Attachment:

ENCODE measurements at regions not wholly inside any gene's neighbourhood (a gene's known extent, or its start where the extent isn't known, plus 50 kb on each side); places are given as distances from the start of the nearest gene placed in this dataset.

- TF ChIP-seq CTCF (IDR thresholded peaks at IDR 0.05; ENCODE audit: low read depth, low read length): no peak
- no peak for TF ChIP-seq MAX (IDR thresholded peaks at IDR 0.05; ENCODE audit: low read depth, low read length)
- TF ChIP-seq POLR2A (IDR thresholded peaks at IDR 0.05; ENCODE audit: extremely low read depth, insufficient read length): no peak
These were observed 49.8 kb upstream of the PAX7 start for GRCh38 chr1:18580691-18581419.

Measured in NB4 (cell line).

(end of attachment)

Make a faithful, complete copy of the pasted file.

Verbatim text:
ENCODE measurements at regions not wholly inside any gene's neighbourhood (a gene's known extent, or its start where the extent isn't known, plus 50 kb on each side); places are given as distances from the start of the nearest gene placed in this dataset.

- TF ChIP-seq CTCF (IDR thresholded peaks at IDR 0.05; ENCODE audit: low read depth, low read length): no peak
- no peak for TF ChIP-seq MAX (IDR thresholded peaks at IDR 0.05; ENCODE audit: low read depth, low read length)
- TF ChIP-seq POLR2A (IDR thresholded peaks at IDR 0.05; ENCODE audit: extremely low read depth, insufficient read length): no peak
These were observed 49.8 kb upstream of the PAX7 start for GRCh38 chr1:18580691-18581419.

Measured in NB4 (cell line).